Ghost Light MOBI ↠ Paperback

Ghost Light At the end of life what do we single out and hold up as our finest achievement? For Molly Allgood an Irish actress it's her relationship with the playwright John Synge Ghost Light is narrated often in the second person by Molly during a single day at the end of her life Molly is down on her luck and something of an alcoholic Therefore not perhaps the most reliable of narrators Prone to flights of lyrical beautification Molly one suspects has idealised Synge What we learn about him between the lines isn't always likeable He's reluctant for example to make their relationship public This isn't one of those explosive soul searing literary couplings Molly and Singe's relationship is perhaps behind all Molly's poetic waxing a rather lacklustre affair only made legendary in her mind by his early death Yet it's this relationship she calls upon as her last will and testament I have to confess at times I wasn't uite sure I believed this premise There was a suspicion that this is a female sensibility interpreted and distorted through the lens of a male Molly has been a successful actress yet dwells little on her professional achievements Nor does she appear to have made any close friends or been bewitched by places she's visited Obviously the author wanted to write about her brief relationship with Synge but perhaps the form he chose wasn't the best option I'm pretty sure at the end of my life I won't be editing my life down to one person I briefly loved and devoting all my energy to recreating our story I often found Molly compelling as an old woman than a young girl Joseph O'Connor writes very well another lyrical Irishman and though it went a bit flat towards the end there was still lots to admire in this novel This involving novel puts you inside the mind of Molly Allgood an elderly actress wandering around the brilliantly evoked 1950s London of crumbling lodging houses and uncleared bombsites Contrasting with the down at heel circumstances to which she is reduced are memories rendered with sensuous freshness and vernacular wit of her rich past especially her love affair in 1907 Dublin with the Abbey Theatre playwright John Synge in whose The Playboy of the Western World she starred —Peter Kemp The Sunday Times London Books of the Year Dublin 1907 a young Irish actress embarks on a doomed affair with John Millington Synge the Irish playwright In the 1950s an old impoverished woman makes her way across London reminscing about her glory days as an acclaimed actress and her relationship with the enigmatic Synge This is a demanding read like poetry than prose reuiring the reader to slow down and savour every word even having to reread sections at times The second person narration also reuires some effort on the reader's part but once accustomed to it you get a real feel for Molly Allgood and the deep passion she felt for Synge Molly takes centre stage in this stream of consciousness narrative which flits between the faded grandeur of her life in the 50s and the vitality and exhuberance of her character in 1907 the year in which she meets Synge and becomes the inspiration for Pegeen the leading female character in The Playboy of the Western WorldIreland is in a state of chassis uoting from Juno and the Paycock Sean O'Caseyin 1907 as the country moves towards independence and Molly and Synge's relationship seems eually tumultuous coming as they do from opposing religions social status and age but this is not a historical novel as such but rather a reimagining of a love story Molly is an extremely engaging character vivacious in her youth resourceful and witty in her later years holding her head up high despite her straitened circumstances with the odd nip of gin providing a much needed boostThere are eual amounts of tragedy and comedy in this character driven tale Ultimately it is an uplifting tale despite the doom laden nature of the key players' relationship the difference in class the social disapproval and ultimately Synge's untimely death from Hodgkin's disease Molly shines through the gloom and there's a mischievous glint in her eye and a vitality which remains with the readerIf you appreciate beautifully written prose and the stream of consciousness style you will thoroughly enjoy this delicate love story prior knowledge of Synge's literary opus is not a prereuisite but I now feel compelled to revisit The Playboy of the Western World last viewed about 30 years ago for 'O' Level English Joseph O’Connor has fashioned a marvelous novel a reimaging of the love affair of John Millington Synge – the famous playwright of Playboy of the Western World and other fine works – and the younger less well stationed Molly Allgood who performed under the name of Maire O’Neill“Certain biographers will want to beat me with a turf shovel” O’Connor states in his aftermath Indeed in reading that aftermath this is not the book for those who are seeking a historically correct look into these principals It is definitely fictionBut what fiction it is It sings glows and at times reads like sheer poetry There are hints of James Joyce in the stream of consciousness It all flows from the title Ghost Light which O’Connor defines later in the book “An ancient superstition among people of the stage One lamp must always be left burning when the theatre is dark so the ghosts can perform their own play”And within the confines of this novel these “ghosts” definitely do The “play” begins in 1952; Molly now uite old and penurious is in London where is to record a radio play for the BBC studios There in an alcoholic haze she muses upon the highlights of her life as an actress at Abbey Theatre of Dublin her acuaintance with Yeats and most of all her love affair with the much older John M SyngeShe remembers that Synge was “a man who could see into things – very ordinary thingsHis imagination or soul or whatever province of his mind was hungry for the sustaining rain of the world would soak in the storms of his own haunted strangeness and the berries would bloom and they were what they were and if the tendrils were peculiar and some of them wild the fruits were so shockingly luscious and potent that the thirsty were willing to savour the bitter for the sake of the concomitant sweet”Ah poetry By using the documented framework of Synge – his ascension to the top of his craft his complicated relationship with his widowed mother who strongly disapproved of his “liaison” his engagement to Molly his early death at age 37 – Mr O’Connor expands his story weaving fiction in with the fact His portrayal of Molly – playful wayward with a spirited independence – is sublime And then Mr O’Connor goes further also weaving some highlights of the Abbey Theatre and the cruelty of class consciousness into his tapestry A most amazing book – and very recommended by this reader Brilliant Writing But Difficult ReadingI really enjoyed O'Connor's 'Star of the Sea' and was eager to read 'Ghost Light' This novel is a fictionalization of the life of Molly Allgood who was in love with and engaged to John Synge the Irish playwright at the time of his death O'Connor introduces us to Molly who is now sixty five years old living in London the year is 1952 She is alone and lives in a less than desirable part of the city she drinks gin to ease her mind and sometimes drinks too much She looks back on her life and the love she had with Synge She shares those memories with the reader through the foggy haze of cold hunger and inebriation While much of this novel is beautifully written it was also often difficult to follow time and place turn in within a thought and it's often difficult to know where you are in the present or the past The narration itself was a bit of a puzzle to me it too shifts actions are described in the third person as well as the first person Some observations are given in an almost staccato rhythm then a moment later the words are beautifully arranged nearly poetry John Synge interjects his thoughts and opinions periodically And while I'm certain that every word of this novel was intentional my uncertainty is only with regard to how much I enjoyed it I loved some of this novel but as a whole it was difficult to follow I think writers and fans of literature will appreciate this work Readers who typically enjoy popular fiction may want to try O'Connor's 'Star of the Sea' which is in my opinion much accessible to the common man Beautiful evocation of Edwardian Dublin and the love affair between playwright JM Synge and Abbey Theatre actress Maire O'Neill The author used complicated tense changes present for Synge's or Maire's present 1907 until his death for him; the year 1952 for her and past for each of their pasts An omnipotent narrator who will be returning from time to time starts out by addressing Maire as You heshe is talking to her and we see that in 1952 London Maire is a has been actress and alcoholic living in a dilapidated tenement in penury She obtains a job at BBC for a radio version of an O'Casey play She trudges there in the snowy wintry weather from her home and besides doing errands spends her day in the National Portrait Gallery a church and the cinema The story moves back and forth from past to present events in 'real time' and those in Maire's memory as she makes her journey recounting those years Much remembrance is a type of stream of consciousness After the broadcast the story becomes poignant and sadThe story was slow moving intentionally so people wanting a lot of 'action' will not find it here; in fact if you're not in the mood for it this novel could be a soporific The language and descriptions were lovely The author has a gift for putting words together in new ways meaningfully Much dialogue was couched in Irish slang or in Irish dialect; I was able to figure them out from context and they added to the richness of the Irish flavor I especially liked the first half of Chapter 5 a hilarious rehearsal at the Abbey Theatre with Synge Yeats Lady Gregory and Maire I loved the author's uoting the various songs and ballads The title was fitting 'Ghost Light' is a theatrical superstition when the theater is dark no performances at least one light is always left on for ghosts to perform their plays The chapter where Synge meets Maire's mother and brother was written in the form of a play O'Connor's note at the end was revealing Now I'm curious I must read The Playboy of the Western World by Synge I'd like to know why there was a big uproar when it was first presented There are some really wonderful evocative lines passages in this book but at page 109 I'm generally bored I don't really feel any connection between the 2 main characters just as in the main I feel that I am reading words rather than being caught up in a story a life someone's actual thoughts experiences Perhaps that's what the author intends after all the 2 'lovers' are an actress playwriteis he trying to comment onevoke the notion of them living as if in a play? Well whatever; truthfully I don't find the book interesting or captivating enough to care; with so many other books out there that I want to readIi'm not wasting any time with this one This is the first book by Joseph O’Connor yes he’s the brother of Sinead O’Connor I’ve read but I can tell you it won’t be the last I loved Ghost Light and I intend on investigating this wonderful Irish author further Joseph O’Connor’s writing runs the gamut from non fiction and journalism to screenplays stage plays and novels of which Ghost Light is his seventh Ghost Light revolves around the great Irish playwright and co founder with William Butler Yeats and Lady Gregory of Dublin’s Abbey Theatre John Millington Synge and his fiancée the Irish Catholic actress Molly Allgood an actress who performed under the name of Maire O’Neill Synge was fourteen years older than Molly and a Protestant things that did make a difference Their engagement in fact their entire relationship was frowned on by just about everyone including their families and Yeats Molly’s friends and family believed she was being led astray by the older Synge while Synge’s friends and family thought his romance with Molly would cause his art to suffer thus affecting the success of the Abbey Theatre Synge had graduated from the university while Molly had trouble with everyday spelling and punctuation Synge encouraged Molly to read better books and to study poetry so she could critiue his own work But Molly Allgood was no student As a general rule the pair kept their love or less a secret and when Synge who was suffering from Hodgkin’s disease went to convalesce in England he was filled with worry and suspicion afraid that a younger “man about Dublin” would steal Molly away in his absence And though Molly did allow other men to admire her from a distance she increasingly found Synge’s all too freuent absences and the fact that he hovered between sickness and health a bit “too much” She was after all in the prime of life and blessed with good looks energy and vitalityAfter Molly’s triumphant performance in his play The Playboy of the Western World Synge was even in love and told Molly “You are my whole world you that is and the little shiny new moon ” When Hodgkin’s claimed Synge’s life in 1909 just weeks shy of his thirty eighth birthday Molly was forbidden to go to his funeral by his familyThough both Molly Allgood and John Synge were real persons and though Molly was indeed Synge’s lover O’Connor makes it clear that Ghost Light is a work of fiction rather than a biography of a love affair In fact at times the book is all fiction save for the fact that Allgood and Synge were real The experiences and personalities of the real Molly and Synge differed from those of my characters in uncountable ways writes O’Connor Most of the events in this book never happened at all Certain biographers will want to beat me with a turf shovel I don’t doubt they will but the fact that O’Connor made a lot of his facts up didn’t in any way dim my enjoyment of his book I think Ghost Light is am amazing book and I enjoyed every minute I spent reading itThe novel opens in 1952 in London where Molly’s living in a rundown lodging house on the Bayswater Road Once the toast of the Irish theatre Molly’s now destitute and her life revolves around tea tobacco and cheap gin There is however one bright spot in Molly’s life She been hired by the BBC to read a part in a radio play and even though she knows it’ll be some time before she’s paid she will be paid – eventually – and the part will jog the memories of those who once saw her and loved her on the Irish stageLike many of Sebastian Barry’s books Ghost Light is a “memory piece” As Molly walks from Bayswater across town to the recording studios of the BBC she thinks about a letter she’s received from a California student who wants an interview I could offer a small sum as remuneration for your time Would an amount of say 50 be acceptable? Alternatively I should be happy to send you anything you reuire to that value since I know certain goods and foodstuffs are still uite scarce in England There is another financial uestion I would like to broach Miss O’Neill and I hope I shall do so without offense I understand some years ago you sold to his surviving family all your letters of an intimate nature from Synge My institution has authorized me to say should other manuscripts having to do with JMS and his circle remain in your possession scripts revisions juvenilia notebooks drafts fragments abandoned works et cetera we would be honored to acuire them for our archiveIf Molly had anything of value left given her circumstances one would think she would have sold it already And so she has A second hand dealer in Russell Suare has purchased all of Molly’s possessions deemed to have been valuable – with the exception of one Molly still has the very first letter Synge ever wrote to her a letter in which he apologizes for the criticisms he made of her during a rehearsal at the Abbey Theatre It was bloody of me and I am sorry Synge writes I allowed myself to become upset You must permit the words to lead you to the heart words come from You reuested of me advice That is itAs Molly walks from her dilapidated rooming house to the BBE broadcasting offices her mind returns to Dublin in 1908 and her memories of Synge As she travels the London streets Molly encounters people and places that remind her of her past and the reader learns how she met Synge and became his lover We learn that though she loved him dearly her relationship with Synge brought Molly heartbreak than happiness though it did become the one dominant relationship in Molly’s lifeI thought I would heartily dislike O’Connor’s use of the second person to tell his story but after reading only two or three pages it came to seem natural to me Molly is after all speaking to herself And using the second person allows O’Connor to layer his story for maximum impact on the reader and to develop a number of disparate themes We learn about fin de siècle Irish theatre repressive Irish family life decline and destitution the fickle nature of celebrity and This is a rich novel with well developed characters that really come to life I loved Molly Her inner voice was radiant even though it was at times filled with self pity and self hate And she was Irish to her core This is Molly as she looks at a painting in the National Portrait Gallery Heavens to Betsy what an ugly old trout Face like a bag of rusted spanners Imagine someone paid good money for that glower to be painted More beauty in the door of a jakes that’s the God's honest truth My Jesus Almighty but there’s hope for us all Molls ‘The Duchess of Blandford’ Looks like Mussolini in a wig Il Duce with udders God help usI found I couldn’t forget Molly and I felt I understood her pain Rather than be angry with her when she considers selling Synge’s letter for a bottle of liuor I understood her destitution I felt her pain and her poverty and her need for comfort even if that comfort was only going to last an hour or two In Joseph O’Connor’s able hands Molly Allgood’s a character who simply leaps off the pageThis is a story than goes back and forth in time I liked that and I think it worked perfectly in this book I know some readers like their novels very straightforward and very linear however but even those who do will probably like Ghost Light The jumps in time are so well handled and smoothThere will be readers who will criticize this book as containing “too much truth” to be a novel and there will be readers who will criticize it for not being straight biography I can understand that but “based on a true story” doesn’t really bother me at all and it does give O’Connor the opportunity to answer some of the burning uestions those of us who love Synge’s plays have always wondered about Did Synge really truly love Molly? Did they ever consummate their love? Given the age difference and his ill health how much did Molly love Synge? Here’s Molly in a fictional letter written to Synge from an island off the west coast of Ireland a place where Molly had gone to learn Irish And everything about you gives me the courage I never ever had and without you I’m like a ghost drifting through some old house of a life and there’s nothing about you I don’t loveThat’s so beautiful that true or not true I wouldn’t have wanted to miss reading it Ghost Light for me is a wonderful Irish novel and the fact that it’s about the theatre and those in the theatre which I love and that it revolves around Synge who’s plays I adore is just an added bonus The best thing about the book however were the authentic Irish voices Johnny Synge’s bit of native The proddy’s little suaw That Kingstown playboy’s huer Insults hurled long ago by the wags of witty Dublin still audible after than forty yearsI’m going to read O’Connor’s two previous books Star of the Sea and Redemption Falls both very wonderfully received and darker books than Ghost Light I expect to love them both55Recommended To those who love the theatre and really well written Irish novels or simply literary novels of any kind I studied drama and I act in my local community theatre so I might have loved this book a bit than some but still theatre lover or not Joseph O’Connor is an author worth investigating and following Ghost Light by Joseph O'Connor is a brilliant and complex book It is one of the best books I have read in the last five years The language is poetic and hallucinatory and this is a book where one can't skip passages or lines Every word is necessary and the whole is a gift put together with the greatest care and loveThe novel is about a grand love affair between Molly Allgood an actress stage name Maire O'Neill and the playwright John Synge most well known for his play Playboy of the Western World The book starts out in 1952 on the streets of post war London Molly 67 years old is walking the cold blustery city and freezing She lives in a hovel and drinks too much She is hungry and cold going from one sheltered spot to another and hallucinating from the the alcohol her hunger and her freezing She is on her way to a BBC radio reading and on her way she remembers in broken dream seuences her relationship with John SyngeMolly and John Synge had an affair and at the time of their affair she was eighteen years old and he was thirty six John was very ill most likely with lymphoma but perhaps tuberculosis or some other lung disease He had one neck surgery after another He lived only two years after they met They came from opposite sides of the tracks Molly was an actress who was from a mixed marriage protestant and catholic and she worked with her mother in a drapery shop John came from old money and was of protestant background He had a symbiotic relationship with his mother which made his relationship with Molly doomed from the start as his mother would not permit him to bring Molly home and threatened to cut off his trust fund should he marry herThe book goes back and forth in time from 1952 London to 1905 Dublin where Molly and John were involved in a theater group John was the resident playwright for William Yeats and the Grand Dame of the theater was Lady Augusta Gregory Molly was an actress in the theater troupe In those days it was very risué for women to actMolly and John had to keep their affair a secret because John was terribly afraid of anyone finding out He and Molly met on trains and traveled to Wicklow together for a vacation but acted like they did not know one another in Dublin The affair was tender and poignant John was very ill and the marriage was doomed from the start never to be realized They remained engaged until John's death John called Molly his Pegeen his Changeling girlWe travel with Molly to the United States where she acted after John's death She recollects the plays she was in and the popularity she had She ended up marrying a philandering husband and had two children a son who died during World War II and a daughter from whom she is semi estranged because she can not get along with her son in lawThe novel contains imagined letters and real letters between the two lovers and hallucinatory memories from Molly's desperate mind as she tries to stay alive despite the difficult circumstances she finds herself in My favorite parts of the novel are when it travels to 1905 and the reader gets to participate in the acting troupe with the great Synge and YeatsParts of this novel are true and other parts are fictional according to Mr O'Connor Mr O'Connor grew up in Dublin near the Synge house and was fascinated by the playwright's life This novel is the outcome of his fascination In some ways it reminded me of the poetic beauty of Colum McCann's Let the Great World Spin Sense of place is very important This is a novel with grand scope and great beauty one that will not be forgotten by any lover of literature It took me a few attempts to get into it but I blame that on lack of sleep rather than the book itself The style of writing reuires slow reading and a lot of concentration so that you don't miss any of the beautifully written prose The main character is Molly Allgood an Irish actress living in London with little money at her disposal The book reminises about her life and her relationship with Synge Through the course of the book we realise that Molly is the ever optimist and even though she is now in a difficult financial situation she is still positive about each and every day even if she does need the odd sip of gin to get her through the day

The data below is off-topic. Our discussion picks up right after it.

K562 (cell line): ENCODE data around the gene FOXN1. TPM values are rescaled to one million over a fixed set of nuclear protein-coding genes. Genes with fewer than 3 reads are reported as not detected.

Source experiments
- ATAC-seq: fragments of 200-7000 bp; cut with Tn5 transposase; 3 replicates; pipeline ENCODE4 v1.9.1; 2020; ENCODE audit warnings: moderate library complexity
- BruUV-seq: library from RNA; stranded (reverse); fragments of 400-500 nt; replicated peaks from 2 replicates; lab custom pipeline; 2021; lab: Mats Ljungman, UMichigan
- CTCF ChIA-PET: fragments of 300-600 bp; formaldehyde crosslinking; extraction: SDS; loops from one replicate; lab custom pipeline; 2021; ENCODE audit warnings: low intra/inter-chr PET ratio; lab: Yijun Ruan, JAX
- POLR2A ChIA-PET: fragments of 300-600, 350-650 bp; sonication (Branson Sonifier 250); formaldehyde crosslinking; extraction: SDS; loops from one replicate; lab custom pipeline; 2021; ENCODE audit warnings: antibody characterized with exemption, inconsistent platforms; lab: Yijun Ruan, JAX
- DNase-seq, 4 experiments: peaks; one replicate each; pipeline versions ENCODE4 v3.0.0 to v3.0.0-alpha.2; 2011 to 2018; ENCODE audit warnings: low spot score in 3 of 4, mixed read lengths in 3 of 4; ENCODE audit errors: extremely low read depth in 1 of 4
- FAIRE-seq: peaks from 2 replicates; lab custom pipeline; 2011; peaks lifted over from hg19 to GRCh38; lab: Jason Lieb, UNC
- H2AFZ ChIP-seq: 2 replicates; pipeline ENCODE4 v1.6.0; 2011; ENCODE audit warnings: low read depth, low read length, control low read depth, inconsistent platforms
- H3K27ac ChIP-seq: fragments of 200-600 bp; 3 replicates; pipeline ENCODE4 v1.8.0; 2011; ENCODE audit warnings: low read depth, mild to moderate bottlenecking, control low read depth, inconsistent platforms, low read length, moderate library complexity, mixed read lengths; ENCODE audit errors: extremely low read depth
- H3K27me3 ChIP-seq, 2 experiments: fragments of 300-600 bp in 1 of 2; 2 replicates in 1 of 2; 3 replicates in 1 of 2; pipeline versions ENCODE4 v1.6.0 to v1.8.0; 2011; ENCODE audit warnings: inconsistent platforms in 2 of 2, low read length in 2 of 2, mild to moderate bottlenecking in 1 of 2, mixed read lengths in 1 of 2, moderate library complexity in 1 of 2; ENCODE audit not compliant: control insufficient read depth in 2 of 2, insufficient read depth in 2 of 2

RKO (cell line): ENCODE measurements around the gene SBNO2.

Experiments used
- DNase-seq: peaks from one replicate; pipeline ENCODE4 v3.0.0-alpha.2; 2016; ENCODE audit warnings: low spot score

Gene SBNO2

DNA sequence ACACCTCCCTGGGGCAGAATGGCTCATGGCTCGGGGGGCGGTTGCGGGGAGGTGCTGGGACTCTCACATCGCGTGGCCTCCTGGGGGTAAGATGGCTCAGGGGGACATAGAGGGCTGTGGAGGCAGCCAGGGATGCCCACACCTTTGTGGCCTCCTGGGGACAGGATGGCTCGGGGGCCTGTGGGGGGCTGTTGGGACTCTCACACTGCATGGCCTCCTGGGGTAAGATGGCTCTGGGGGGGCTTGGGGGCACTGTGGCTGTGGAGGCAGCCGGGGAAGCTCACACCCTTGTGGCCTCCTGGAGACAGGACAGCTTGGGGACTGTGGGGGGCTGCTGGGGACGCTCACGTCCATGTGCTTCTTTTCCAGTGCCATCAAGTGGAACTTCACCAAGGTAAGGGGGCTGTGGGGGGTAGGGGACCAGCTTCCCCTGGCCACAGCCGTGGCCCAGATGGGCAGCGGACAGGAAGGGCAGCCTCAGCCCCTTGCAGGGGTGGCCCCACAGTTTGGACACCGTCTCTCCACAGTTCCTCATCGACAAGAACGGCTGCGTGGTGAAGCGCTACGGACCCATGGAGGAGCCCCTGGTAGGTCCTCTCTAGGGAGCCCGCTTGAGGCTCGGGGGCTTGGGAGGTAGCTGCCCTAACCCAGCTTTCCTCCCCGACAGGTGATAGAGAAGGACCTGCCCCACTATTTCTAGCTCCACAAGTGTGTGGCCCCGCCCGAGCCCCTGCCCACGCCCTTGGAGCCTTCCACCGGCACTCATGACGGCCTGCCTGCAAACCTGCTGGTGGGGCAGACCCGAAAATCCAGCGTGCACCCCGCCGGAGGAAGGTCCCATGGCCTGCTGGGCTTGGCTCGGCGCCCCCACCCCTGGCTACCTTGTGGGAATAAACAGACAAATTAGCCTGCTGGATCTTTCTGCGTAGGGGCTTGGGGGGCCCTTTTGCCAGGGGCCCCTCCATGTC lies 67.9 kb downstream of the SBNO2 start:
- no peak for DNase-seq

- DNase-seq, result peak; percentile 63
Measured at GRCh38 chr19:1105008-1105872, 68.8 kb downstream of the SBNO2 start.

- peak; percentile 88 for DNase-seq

About the Author: Joseph OConnor

Cowboys and Indians short listed for the Whitbread Prize

Leave a Reply

Your email address will not be published. Required fields are marked *